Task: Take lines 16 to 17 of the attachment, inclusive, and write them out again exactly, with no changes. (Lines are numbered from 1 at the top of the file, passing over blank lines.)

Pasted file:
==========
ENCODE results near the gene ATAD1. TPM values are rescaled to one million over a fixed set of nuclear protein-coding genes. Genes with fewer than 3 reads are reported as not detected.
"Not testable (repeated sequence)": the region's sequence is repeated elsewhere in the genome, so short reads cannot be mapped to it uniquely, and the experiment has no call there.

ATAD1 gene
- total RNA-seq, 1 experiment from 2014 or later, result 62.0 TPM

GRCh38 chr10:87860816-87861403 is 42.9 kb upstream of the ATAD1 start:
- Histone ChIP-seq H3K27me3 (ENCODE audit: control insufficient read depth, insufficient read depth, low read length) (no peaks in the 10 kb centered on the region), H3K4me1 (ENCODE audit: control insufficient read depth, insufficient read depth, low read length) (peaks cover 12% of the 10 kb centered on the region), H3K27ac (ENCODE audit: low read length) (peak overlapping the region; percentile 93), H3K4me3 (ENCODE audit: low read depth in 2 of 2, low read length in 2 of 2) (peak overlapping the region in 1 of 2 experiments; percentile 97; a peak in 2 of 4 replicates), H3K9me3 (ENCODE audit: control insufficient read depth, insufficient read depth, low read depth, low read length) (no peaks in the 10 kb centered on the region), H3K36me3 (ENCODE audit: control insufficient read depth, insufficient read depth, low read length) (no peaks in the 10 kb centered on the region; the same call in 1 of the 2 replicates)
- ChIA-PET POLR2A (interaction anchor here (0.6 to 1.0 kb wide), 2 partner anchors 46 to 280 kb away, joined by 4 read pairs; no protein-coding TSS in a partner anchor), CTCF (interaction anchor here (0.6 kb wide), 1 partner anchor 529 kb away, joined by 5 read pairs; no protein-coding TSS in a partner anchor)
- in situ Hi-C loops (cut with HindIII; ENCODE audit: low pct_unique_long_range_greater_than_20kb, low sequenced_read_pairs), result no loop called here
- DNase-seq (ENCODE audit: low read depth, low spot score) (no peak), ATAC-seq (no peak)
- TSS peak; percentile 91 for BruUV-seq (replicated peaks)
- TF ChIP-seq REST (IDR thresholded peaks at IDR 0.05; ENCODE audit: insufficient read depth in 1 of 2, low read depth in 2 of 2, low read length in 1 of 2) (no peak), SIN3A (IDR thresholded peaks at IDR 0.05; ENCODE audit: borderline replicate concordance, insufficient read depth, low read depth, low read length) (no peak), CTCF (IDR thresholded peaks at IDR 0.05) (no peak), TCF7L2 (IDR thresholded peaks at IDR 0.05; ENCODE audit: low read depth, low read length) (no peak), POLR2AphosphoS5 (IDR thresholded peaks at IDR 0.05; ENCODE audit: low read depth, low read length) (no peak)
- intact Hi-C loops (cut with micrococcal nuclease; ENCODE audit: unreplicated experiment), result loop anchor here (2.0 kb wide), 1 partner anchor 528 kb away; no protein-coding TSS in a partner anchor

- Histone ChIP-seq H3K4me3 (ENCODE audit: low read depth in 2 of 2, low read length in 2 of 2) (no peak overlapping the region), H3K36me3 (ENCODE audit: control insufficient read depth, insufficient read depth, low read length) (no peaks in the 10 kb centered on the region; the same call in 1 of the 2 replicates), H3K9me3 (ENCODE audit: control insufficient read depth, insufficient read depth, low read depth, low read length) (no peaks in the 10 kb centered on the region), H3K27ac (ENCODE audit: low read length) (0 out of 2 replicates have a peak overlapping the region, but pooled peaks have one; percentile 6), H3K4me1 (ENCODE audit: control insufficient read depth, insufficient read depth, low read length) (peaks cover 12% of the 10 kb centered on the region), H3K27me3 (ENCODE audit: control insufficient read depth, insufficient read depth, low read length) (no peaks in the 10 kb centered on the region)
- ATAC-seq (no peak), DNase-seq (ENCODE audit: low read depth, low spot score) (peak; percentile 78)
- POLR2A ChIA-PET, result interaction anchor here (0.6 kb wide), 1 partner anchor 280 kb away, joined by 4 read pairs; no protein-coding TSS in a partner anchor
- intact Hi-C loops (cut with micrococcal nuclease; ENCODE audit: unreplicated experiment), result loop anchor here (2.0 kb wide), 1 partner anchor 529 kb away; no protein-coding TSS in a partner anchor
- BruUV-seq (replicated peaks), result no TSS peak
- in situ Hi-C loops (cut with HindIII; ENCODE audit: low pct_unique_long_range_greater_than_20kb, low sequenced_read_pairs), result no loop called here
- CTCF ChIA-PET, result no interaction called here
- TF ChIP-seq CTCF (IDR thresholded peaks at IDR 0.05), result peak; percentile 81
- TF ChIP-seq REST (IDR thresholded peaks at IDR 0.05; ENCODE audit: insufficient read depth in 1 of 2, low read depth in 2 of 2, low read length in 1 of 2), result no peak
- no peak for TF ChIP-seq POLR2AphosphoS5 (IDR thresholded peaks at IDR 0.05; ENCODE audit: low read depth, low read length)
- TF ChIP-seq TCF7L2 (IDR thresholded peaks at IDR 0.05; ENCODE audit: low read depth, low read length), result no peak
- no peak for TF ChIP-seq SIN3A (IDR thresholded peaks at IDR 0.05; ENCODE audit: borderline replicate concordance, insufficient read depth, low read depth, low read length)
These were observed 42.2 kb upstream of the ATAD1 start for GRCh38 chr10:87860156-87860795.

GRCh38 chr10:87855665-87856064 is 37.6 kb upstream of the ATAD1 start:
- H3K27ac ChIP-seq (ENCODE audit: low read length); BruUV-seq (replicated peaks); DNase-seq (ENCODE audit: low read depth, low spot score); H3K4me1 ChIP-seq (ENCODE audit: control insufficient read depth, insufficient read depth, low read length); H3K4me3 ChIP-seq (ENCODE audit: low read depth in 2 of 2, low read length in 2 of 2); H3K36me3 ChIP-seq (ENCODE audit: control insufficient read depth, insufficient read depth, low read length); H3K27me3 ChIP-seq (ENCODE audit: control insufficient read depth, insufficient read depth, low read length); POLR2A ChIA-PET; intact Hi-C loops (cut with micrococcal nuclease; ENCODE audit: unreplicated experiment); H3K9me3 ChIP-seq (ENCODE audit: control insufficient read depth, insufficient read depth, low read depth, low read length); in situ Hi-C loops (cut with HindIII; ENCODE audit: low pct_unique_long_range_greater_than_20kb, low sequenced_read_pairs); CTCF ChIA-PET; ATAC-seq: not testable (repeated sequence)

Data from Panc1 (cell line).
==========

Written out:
- intact Hi-C loops (cut with micrococcal nuclease; ENCODE audit: unreplicated experiment), result loop anchor here (2.0 kb wide), 1 partner anchor 529 kb away; no protein-coding TSS in a partner anchor
- BruUV-seq (replicated peaks), result no TSS peak